employment law, trademark law, University mascots, protected class, business necessity
"Until a character becomes a personality, it cannot be believed. Without personality, the character may do funny or interesting things, but unless people are able to identify themselves with the character, its actions seem unreal. And without personality, a story cannot ring true to the audience." Walt Disney1 Mascots 2 are different animals. They bring some of our favorite characters from screens, packages, and comic book pages to life. Moreover, mascots serve a particularly important role on university campuses, offering a point of communal continuity3 amid inevitable organizational changes. Although university buildings, athletes, faculty, and staff will eventually change, a mascot remains an inter-generational reference point for fans and alumni.4 Indeed, a mascot gives a representative persona to universities, enabling those universities to more intentionally interact with fans and the community.5 But a mascot can only attain this significance by creating and perpetuating a unique personality. It must strive for a relatable authenticity that allows fans to see the mascot as more than simply a person in a suit but instead as a real, inimitable character. Stated succinctly, a mascot must create a new persona, the spirit of a university, by paying particularly close attention to its look, mannerisms, and personality across time.6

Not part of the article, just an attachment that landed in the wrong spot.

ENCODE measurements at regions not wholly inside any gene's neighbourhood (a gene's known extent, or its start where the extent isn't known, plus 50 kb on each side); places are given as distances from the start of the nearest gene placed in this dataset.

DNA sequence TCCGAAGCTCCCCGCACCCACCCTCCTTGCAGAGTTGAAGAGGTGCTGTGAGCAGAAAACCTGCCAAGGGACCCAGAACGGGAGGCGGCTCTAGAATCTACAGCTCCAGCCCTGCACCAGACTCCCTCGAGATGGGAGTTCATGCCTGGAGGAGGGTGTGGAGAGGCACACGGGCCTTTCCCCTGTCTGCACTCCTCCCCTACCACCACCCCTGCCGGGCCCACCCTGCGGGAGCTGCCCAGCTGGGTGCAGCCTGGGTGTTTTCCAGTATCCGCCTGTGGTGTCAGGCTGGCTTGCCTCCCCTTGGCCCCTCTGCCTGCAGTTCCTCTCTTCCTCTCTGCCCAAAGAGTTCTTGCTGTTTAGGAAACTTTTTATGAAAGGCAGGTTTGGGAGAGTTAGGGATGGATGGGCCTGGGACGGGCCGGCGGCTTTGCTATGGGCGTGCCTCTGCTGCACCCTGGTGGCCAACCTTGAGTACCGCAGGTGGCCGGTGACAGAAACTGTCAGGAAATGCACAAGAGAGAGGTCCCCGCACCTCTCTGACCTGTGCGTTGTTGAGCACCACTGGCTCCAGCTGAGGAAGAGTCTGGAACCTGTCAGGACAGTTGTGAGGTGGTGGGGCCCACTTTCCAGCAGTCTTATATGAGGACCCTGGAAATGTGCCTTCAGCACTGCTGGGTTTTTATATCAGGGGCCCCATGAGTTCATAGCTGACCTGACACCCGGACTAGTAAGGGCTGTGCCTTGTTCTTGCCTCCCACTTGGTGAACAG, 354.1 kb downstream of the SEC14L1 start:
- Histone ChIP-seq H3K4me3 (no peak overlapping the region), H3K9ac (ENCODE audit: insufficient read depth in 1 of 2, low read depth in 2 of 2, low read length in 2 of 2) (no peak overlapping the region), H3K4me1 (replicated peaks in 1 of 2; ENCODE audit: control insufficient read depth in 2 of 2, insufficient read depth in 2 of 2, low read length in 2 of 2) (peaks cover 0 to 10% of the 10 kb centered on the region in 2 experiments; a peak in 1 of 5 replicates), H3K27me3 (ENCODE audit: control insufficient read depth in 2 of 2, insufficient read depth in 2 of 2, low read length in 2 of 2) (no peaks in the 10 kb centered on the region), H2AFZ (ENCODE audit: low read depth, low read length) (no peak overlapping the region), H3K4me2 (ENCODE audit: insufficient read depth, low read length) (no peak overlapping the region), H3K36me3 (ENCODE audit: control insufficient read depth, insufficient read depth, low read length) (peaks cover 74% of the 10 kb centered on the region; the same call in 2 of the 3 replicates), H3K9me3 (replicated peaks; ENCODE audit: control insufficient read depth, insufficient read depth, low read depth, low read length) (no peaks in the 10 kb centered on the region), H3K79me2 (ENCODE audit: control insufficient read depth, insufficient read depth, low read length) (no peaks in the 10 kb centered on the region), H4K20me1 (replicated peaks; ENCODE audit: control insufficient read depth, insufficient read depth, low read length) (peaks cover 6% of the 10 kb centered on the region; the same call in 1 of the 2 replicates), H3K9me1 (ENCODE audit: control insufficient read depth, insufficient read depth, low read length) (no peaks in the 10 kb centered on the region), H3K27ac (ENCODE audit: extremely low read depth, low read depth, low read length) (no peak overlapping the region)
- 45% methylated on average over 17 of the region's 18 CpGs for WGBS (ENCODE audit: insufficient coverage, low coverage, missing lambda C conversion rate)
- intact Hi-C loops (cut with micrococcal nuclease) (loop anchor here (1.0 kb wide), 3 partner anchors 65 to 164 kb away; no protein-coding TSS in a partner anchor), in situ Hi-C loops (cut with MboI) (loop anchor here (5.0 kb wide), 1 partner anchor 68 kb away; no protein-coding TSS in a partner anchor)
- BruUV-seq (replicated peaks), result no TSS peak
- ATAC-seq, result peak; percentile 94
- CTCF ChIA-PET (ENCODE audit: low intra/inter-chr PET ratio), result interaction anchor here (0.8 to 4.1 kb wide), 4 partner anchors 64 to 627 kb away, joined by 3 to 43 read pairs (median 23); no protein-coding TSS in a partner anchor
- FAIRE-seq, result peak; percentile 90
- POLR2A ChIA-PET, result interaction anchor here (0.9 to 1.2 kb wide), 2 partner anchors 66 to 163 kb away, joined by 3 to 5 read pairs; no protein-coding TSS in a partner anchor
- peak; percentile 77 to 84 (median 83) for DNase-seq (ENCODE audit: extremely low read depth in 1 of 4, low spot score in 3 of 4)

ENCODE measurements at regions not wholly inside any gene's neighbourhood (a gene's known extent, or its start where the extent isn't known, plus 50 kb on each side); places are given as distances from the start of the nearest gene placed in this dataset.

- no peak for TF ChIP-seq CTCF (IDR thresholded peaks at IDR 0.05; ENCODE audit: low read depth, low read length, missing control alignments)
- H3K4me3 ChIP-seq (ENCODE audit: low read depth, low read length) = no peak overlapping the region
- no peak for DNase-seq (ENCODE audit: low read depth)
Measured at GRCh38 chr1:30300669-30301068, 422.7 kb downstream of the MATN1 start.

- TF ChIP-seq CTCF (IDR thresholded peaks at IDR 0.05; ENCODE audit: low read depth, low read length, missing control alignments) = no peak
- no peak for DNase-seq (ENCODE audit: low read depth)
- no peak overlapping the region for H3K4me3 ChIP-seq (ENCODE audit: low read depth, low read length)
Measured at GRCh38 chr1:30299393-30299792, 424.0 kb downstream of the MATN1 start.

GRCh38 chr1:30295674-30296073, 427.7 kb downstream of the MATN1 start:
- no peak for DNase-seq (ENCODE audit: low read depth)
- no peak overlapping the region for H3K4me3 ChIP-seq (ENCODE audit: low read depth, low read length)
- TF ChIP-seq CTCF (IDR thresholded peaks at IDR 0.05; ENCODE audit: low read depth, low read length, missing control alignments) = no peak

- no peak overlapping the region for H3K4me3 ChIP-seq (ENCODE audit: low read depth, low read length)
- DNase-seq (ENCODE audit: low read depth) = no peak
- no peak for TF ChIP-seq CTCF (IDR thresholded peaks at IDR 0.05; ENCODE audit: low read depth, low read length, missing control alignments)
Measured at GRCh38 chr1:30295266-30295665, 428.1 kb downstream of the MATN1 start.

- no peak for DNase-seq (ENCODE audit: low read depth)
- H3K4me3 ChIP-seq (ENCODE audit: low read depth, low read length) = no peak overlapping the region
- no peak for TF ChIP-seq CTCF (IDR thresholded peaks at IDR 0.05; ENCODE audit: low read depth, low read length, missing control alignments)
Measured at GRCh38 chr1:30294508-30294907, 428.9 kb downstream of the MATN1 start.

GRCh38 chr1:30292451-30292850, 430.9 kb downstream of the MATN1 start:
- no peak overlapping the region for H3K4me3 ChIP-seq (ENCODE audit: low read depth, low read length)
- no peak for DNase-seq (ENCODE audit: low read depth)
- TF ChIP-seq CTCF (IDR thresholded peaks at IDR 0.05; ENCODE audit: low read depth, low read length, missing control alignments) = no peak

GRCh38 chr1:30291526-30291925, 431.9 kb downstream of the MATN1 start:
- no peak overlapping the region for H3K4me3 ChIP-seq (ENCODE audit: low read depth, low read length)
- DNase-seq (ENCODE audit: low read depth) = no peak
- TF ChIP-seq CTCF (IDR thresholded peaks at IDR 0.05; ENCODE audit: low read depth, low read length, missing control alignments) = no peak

An Af(fur)mative Defense: Using Intellecutal Property as a Defense to Employment Discrimination in Mascot Hiring,
72 Ark. L. Rev.
Available at: https://scholarworks.uark.edu/alr/vol72/iss4/3